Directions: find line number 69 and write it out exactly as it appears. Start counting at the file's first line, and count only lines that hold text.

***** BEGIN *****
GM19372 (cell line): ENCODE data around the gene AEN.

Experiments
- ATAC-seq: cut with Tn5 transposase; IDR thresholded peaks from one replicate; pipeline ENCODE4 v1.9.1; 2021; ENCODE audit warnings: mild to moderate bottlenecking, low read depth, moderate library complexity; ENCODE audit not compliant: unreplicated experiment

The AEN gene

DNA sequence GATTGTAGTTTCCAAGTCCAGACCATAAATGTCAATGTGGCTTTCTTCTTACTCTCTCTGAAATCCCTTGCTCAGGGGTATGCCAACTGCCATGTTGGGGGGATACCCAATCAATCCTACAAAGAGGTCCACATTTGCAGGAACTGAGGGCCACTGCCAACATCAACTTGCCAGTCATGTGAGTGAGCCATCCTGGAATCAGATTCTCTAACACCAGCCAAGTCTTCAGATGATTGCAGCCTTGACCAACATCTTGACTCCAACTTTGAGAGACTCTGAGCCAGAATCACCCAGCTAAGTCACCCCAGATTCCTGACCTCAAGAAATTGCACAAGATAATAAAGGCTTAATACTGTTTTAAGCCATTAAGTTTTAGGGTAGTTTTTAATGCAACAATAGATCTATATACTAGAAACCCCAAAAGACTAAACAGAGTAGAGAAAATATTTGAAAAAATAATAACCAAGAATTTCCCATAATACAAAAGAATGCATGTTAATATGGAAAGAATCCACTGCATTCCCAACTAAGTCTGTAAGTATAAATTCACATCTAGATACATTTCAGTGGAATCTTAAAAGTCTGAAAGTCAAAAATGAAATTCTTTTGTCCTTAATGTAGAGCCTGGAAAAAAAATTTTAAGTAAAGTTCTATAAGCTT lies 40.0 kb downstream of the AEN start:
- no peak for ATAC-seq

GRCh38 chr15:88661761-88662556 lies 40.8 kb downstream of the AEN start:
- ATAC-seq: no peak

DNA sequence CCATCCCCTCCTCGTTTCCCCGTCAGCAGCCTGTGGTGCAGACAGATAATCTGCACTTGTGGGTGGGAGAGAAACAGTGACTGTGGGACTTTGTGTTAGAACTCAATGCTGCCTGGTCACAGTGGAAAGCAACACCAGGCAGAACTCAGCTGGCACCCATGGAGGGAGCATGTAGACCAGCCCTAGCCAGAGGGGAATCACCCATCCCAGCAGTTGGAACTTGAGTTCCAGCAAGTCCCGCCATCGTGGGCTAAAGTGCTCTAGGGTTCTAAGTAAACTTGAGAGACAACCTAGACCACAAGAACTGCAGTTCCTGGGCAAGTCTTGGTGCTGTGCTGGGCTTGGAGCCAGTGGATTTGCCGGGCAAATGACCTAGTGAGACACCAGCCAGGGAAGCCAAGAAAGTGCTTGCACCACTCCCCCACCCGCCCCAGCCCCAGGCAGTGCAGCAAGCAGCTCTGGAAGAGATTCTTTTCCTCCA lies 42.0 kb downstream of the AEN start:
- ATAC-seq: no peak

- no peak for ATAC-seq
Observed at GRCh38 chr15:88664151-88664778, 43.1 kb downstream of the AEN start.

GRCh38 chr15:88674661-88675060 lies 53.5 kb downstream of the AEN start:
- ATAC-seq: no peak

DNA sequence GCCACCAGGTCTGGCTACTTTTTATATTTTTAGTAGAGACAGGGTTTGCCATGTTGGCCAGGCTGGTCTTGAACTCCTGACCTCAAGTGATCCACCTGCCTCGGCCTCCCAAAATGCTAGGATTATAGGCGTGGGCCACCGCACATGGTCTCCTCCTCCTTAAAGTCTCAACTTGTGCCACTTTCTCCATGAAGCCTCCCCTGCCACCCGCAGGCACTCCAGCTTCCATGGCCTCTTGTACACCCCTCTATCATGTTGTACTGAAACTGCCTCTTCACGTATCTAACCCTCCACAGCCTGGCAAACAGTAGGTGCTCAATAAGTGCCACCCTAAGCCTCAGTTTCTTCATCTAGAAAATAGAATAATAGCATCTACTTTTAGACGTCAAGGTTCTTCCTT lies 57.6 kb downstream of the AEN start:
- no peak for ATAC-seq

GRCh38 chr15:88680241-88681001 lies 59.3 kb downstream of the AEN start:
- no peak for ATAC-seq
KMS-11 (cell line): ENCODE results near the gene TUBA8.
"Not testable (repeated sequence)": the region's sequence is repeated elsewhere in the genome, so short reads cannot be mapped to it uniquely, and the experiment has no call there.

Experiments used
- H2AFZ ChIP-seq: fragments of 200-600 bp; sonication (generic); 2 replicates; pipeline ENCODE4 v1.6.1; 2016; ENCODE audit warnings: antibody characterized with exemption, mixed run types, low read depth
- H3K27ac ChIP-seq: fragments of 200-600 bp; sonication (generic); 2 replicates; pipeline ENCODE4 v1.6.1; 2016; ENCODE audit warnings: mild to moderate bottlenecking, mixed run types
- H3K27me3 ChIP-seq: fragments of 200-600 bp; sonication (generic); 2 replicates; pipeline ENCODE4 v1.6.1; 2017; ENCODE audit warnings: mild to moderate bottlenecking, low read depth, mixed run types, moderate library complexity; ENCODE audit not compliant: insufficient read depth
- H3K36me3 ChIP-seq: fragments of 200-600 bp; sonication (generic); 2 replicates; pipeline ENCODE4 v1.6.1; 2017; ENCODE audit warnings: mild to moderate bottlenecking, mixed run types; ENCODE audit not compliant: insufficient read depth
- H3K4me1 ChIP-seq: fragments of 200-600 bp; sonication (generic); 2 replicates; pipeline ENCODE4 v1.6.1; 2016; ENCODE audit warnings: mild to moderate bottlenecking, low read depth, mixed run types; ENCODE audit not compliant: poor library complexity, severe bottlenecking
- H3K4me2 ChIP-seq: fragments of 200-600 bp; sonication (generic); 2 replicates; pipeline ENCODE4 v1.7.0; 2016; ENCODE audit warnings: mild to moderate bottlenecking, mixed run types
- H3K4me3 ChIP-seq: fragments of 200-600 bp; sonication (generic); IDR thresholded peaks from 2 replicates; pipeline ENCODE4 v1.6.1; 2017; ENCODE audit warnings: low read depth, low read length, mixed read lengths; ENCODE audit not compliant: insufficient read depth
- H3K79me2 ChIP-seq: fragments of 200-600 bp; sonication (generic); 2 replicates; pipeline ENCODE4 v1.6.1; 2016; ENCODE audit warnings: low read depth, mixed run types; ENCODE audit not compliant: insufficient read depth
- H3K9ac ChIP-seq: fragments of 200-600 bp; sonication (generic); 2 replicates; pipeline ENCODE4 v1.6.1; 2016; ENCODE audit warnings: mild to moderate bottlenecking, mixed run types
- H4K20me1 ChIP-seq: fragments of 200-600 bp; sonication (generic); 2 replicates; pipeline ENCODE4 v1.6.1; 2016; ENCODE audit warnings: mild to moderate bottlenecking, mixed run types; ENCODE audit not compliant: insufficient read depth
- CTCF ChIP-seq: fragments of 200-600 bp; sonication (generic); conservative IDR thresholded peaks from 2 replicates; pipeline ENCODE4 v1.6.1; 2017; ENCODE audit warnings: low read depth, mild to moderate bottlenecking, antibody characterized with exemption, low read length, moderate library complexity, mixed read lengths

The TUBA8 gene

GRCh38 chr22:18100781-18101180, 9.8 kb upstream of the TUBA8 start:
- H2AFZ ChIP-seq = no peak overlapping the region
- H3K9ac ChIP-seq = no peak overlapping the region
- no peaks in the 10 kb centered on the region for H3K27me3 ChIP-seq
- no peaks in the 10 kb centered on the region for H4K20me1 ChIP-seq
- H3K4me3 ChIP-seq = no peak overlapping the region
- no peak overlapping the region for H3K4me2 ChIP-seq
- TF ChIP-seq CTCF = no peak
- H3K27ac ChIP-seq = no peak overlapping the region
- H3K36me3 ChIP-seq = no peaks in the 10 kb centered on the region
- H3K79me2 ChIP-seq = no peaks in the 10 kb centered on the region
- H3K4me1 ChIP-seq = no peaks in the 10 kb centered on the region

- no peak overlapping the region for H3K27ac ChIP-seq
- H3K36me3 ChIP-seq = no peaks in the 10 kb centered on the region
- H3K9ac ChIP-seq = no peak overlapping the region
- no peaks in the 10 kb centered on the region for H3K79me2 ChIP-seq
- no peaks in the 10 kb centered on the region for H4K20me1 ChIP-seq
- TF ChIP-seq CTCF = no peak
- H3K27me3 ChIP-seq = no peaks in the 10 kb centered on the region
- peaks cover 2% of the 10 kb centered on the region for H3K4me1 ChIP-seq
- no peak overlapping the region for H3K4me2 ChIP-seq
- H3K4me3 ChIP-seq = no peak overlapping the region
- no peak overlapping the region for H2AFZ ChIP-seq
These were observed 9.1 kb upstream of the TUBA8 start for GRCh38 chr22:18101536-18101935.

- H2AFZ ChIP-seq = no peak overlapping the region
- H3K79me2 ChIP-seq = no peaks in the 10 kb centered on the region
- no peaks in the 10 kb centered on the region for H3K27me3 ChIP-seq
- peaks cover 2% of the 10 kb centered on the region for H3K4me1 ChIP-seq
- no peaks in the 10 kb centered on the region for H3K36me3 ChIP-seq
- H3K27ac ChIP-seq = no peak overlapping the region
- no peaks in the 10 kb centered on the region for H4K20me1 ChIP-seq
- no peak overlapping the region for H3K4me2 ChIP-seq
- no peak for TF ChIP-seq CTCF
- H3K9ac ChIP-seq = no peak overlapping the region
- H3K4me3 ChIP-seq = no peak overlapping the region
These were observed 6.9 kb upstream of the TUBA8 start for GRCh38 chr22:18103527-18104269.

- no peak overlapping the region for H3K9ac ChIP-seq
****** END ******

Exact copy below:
These were observed 6.9 kb upstream of the TUBA8 start for GRCh38 chr22:18103527-18104269.